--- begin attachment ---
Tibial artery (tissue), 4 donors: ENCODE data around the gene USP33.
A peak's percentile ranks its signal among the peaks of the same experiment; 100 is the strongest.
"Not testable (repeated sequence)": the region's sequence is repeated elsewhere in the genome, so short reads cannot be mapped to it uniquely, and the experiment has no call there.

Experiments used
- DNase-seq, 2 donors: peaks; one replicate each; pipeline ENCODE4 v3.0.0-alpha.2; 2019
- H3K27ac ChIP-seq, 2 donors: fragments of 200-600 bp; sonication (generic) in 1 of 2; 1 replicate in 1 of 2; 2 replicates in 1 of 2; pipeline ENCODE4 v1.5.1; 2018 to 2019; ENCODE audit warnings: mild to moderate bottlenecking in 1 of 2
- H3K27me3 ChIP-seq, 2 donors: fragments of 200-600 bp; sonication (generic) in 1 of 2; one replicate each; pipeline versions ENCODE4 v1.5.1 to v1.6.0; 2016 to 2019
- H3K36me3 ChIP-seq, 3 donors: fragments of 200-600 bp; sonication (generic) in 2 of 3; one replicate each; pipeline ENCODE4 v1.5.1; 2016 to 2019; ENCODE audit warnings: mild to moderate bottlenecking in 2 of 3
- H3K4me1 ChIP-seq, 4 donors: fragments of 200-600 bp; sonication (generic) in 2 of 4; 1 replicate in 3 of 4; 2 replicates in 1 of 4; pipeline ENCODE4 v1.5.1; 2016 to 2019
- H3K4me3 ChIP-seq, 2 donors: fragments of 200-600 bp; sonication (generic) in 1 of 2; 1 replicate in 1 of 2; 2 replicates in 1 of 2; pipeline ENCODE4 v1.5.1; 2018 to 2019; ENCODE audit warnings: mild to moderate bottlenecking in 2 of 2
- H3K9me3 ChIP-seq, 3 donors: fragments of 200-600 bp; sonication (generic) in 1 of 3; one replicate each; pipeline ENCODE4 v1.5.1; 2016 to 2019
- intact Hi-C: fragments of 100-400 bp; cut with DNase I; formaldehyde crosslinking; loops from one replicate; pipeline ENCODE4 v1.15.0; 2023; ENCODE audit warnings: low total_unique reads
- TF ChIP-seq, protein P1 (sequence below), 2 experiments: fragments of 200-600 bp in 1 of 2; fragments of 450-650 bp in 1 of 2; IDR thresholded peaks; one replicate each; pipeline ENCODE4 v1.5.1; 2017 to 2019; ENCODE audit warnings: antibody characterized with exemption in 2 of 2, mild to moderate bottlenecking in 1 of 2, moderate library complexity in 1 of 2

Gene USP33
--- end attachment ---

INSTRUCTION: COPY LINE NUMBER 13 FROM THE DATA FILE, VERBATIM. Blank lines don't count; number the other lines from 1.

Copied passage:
- TF ChIP-seq, protein P1 (sequence below), 2 experiments: fragments of 200-600 bp in 1 of 2; fragments of 450-650 bp in 1 of 2; IDR thresholded peaks; one replicate each; pipeline ENCODE4 v1.5.1; 2017 to 2019; ENCODE audit warnings: antibody characterized with exemption in 2 of 2, mild to moderate bottlenecking in 1 of 2, moderate library complexity in 1 of 2